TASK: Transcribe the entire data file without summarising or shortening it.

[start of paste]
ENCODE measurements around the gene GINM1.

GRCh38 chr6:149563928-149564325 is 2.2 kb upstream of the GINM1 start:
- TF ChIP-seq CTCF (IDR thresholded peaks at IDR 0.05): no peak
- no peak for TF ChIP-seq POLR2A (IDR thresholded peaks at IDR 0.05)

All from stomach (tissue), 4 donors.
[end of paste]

ENCODE measurements around the gene GINM1.

GRCh38 chr6:149563928-149564325 is 2.2 kb upstream of the GINM1 start:
- TF ChIP-seq CTCF (IDR thresholded peaks at IDR 0.05): no peak
- no peak for TF ChIP-seq POLR2A (IDR thresholded peaks at IDR 0.05)

All from stomach (tissue), 4 donors.